“The rally in Fortis Healthcare shares after promoters Malvinder and Shivinder Singh resigned and Supreme Court allowed to sell pledged shares is the best example of corporate governance”, he said.
Radhakishan Damani storms into Fortis Healthcare
Radhakishan Damani has been watching the proceedings at Fortis Healthcare with acute interest.
When the stock price tumbled like a ton of bricks in the wake of the recent controversies, he decided to make his move.
On 19th February 2018, he bought 26,58,843 shares of Fortis at Rs. 144.50 each in the name of Derive Investments, his investing arm.
Nickey of Bloomberg Quint announced this news.
RK Damani’s Derive Investments bought 26.58lk shares at Rs 144.5 each
The investor has bought 0.5% stake in the co for Rs 38.40 crore
Pledge Of 13.26 Cr fortis shares or 25.58% invoked On Feb 15, 16
Promoters' Stake Post Invocation Stands At 8.85% Vs 34.43%
— nickey (@OnlyNickey) February 20, 2018
Why is Fortis Healthcare an attractive buy?
Darshan Mehta of Bloomberg Quint has collated the research reports of leading analysts like Goldman Sachs, Nomura, Edelweiss, etc on why Fortis Healthcare is a good buy now.
(Image credit: Bloomberg Quint)
Essentially, everyone is banking on the fact that Fortis makes for a good takeover candidate given the well established nature of its business.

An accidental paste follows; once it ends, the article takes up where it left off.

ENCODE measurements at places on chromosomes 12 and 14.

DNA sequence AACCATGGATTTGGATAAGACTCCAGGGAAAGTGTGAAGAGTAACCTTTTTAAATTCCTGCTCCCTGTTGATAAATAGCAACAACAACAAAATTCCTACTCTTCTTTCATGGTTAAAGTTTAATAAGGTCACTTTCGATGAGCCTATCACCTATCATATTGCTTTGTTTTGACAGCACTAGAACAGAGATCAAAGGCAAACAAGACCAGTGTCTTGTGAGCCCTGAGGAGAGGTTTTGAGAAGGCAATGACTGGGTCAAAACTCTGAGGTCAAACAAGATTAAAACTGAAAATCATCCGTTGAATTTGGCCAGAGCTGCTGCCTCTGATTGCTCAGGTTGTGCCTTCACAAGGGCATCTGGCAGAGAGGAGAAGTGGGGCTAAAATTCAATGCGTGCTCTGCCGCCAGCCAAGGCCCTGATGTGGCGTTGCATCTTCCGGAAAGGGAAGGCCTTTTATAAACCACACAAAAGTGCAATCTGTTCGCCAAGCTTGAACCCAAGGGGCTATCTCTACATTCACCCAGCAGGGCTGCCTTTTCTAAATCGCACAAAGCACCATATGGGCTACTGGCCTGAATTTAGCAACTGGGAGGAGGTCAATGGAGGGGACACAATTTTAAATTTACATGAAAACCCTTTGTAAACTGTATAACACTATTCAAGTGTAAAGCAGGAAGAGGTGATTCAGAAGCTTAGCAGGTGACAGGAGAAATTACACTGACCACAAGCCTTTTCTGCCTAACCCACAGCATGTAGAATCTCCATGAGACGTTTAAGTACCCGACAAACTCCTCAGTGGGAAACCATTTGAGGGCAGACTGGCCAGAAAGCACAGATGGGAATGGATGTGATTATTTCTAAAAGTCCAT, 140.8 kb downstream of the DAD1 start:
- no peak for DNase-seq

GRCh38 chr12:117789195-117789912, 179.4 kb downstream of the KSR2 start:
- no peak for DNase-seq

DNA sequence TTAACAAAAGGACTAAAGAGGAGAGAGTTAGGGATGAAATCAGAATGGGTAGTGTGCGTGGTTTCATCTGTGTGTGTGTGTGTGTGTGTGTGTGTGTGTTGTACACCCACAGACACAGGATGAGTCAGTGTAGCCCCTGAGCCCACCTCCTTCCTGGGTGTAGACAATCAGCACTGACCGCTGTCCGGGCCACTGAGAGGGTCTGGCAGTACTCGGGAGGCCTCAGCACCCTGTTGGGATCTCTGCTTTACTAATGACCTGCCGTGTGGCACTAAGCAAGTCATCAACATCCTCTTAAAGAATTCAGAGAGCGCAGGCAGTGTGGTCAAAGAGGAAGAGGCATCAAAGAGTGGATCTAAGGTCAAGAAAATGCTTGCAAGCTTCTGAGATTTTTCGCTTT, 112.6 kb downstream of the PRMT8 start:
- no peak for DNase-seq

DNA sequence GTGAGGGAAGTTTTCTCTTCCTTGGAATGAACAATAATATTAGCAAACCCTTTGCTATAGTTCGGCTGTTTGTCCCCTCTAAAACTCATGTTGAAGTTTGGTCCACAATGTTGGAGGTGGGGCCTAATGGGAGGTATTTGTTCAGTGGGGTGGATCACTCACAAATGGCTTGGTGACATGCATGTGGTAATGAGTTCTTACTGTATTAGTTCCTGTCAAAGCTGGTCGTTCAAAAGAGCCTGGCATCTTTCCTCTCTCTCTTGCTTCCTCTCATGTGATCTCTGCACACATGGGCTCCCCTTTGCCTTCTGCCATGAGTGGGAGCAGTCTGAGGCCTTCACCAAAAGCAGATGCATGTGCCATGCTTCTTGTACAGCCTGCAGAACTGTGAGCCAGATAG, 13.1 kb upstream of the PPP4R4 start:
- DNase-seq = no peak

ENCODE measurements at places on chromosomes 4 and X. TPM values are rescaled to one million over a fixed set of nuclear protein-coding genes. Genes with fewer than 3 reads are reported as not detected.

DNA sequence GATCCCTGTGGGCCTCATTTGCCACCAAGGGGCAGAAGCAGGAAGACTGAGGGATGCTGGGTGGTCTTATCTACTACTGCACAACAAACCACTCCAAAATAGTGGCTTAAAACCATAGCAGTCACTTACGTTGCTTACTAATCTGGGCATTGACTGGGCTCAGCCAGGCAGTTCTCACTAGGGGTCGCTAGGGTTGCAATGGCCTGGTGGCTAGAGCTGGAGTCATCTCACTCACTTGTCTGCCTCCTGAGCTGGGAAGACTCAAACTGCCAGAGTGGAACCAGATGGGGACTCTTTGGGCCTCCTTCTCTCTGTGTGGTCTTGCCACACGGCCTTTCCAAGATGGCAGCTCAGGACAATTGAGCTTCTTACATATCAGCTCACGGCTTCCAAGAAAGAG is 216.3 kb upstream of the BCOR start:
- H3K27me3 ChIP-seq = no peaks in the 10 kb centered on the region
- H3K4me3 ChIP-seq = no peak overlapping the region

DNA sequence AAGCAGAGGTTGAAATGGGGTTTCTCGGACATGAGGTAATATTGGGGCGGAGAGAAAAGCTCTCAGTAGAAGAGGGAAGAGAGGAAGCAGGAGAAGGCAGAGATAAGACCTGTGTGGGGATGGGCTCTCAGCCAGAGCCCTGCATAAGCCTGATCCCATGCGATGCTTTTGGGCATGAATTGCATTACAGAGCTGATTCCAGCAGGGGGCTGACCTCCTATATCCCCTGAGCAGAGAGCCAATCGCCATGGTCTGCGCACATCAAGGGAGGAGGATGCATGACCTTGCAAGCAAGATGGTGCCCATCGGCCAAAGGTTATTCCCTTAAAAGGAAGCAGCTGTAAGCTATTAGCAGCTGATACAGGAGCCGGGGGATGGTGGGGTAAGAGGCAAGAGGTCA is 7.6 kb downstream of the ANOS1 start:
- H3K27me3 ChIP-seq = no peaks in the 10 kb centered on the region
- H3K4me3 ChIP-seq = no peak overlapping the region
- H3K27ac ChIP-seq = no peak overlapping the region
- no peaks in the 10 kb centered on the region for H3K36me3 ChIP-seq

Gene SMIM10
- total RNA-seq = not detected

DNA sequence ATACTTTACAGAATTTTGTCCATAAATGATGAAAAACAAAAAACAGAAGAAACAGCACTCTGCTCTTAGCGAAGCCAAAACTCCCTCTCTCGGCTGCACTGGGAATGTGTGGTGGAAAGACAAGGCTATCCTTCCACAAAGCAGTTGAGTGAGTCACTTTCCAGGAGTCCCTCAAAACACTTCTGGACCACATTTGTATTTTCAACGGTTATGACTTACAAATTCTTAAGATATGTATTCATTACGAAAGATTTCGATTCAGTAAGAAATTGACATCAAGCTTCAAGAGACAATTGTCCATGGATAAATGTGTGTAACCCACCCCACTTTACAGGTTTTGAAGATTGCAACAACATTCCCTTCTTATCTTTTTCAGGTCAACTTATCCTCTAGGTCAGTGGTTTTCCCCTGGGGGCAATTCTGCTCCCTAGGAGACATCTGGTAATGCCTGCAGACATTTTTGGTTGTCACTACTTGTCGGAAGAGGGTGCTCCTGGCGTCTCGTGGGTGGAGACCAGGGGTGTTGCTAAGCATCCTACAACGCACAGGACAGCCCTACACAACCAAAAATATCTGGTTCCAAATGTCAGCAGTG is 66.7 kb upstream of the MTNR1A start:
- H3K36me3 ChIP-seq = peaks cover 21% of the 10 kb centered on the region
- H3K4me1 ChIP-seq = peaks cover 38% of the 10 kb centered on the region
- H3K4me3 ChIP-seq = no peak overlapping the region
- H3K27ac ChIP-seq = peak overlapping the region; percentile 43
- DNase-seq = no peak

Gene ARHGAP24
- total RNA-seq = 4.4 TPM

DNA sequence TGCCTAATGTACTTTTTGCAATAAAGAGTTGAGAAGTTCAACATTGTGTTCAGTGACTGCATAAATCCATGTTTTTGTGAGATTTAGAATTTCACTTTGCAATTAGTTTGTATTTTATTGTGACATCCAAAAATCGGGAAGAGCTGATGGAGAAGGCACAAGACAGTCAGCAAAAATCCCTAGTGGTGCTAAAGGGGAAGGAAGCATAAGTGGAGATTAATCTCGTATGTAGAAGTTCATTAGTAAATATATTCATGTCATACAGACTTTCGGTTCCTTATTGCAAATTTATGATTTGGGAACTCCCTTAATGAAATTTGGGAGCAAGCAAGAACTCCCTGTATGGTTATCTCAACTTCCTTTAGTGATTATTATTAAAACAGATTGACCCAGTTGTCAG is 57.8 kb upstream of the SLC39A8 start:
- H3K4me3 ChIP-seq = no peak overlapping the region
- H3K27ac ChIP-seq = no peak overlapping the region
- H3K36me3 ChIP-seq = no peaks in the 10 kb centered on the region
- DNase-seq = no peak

In fact, behemoths like TPG Axon, General Atlantic, IHH, VPS Healthcare and Manipal Health are already eyeing Fortis and looking for an opportunity to take it over.
Shyam Srinivasan of Goldman Sachs has opined that there is up to 30 percent probability that the company could be acquired given the recent decision of the Supreme Court in favour of the lenders.
Another attractive aspect of Fortis Healthcare is the proposed demerger of SRL Labs, the money churning diagnostic business.
Here, there is no dearth of deep pocketed suitors like Dr. Lal Pathlabs Ltd and Thyrocare Technologies Ltd who will be willing to pay a king’s ransom to acquire their arch rival.
It is obvious that if either the takeover and/ or the demerger occurs, the sky is the limit for the stock.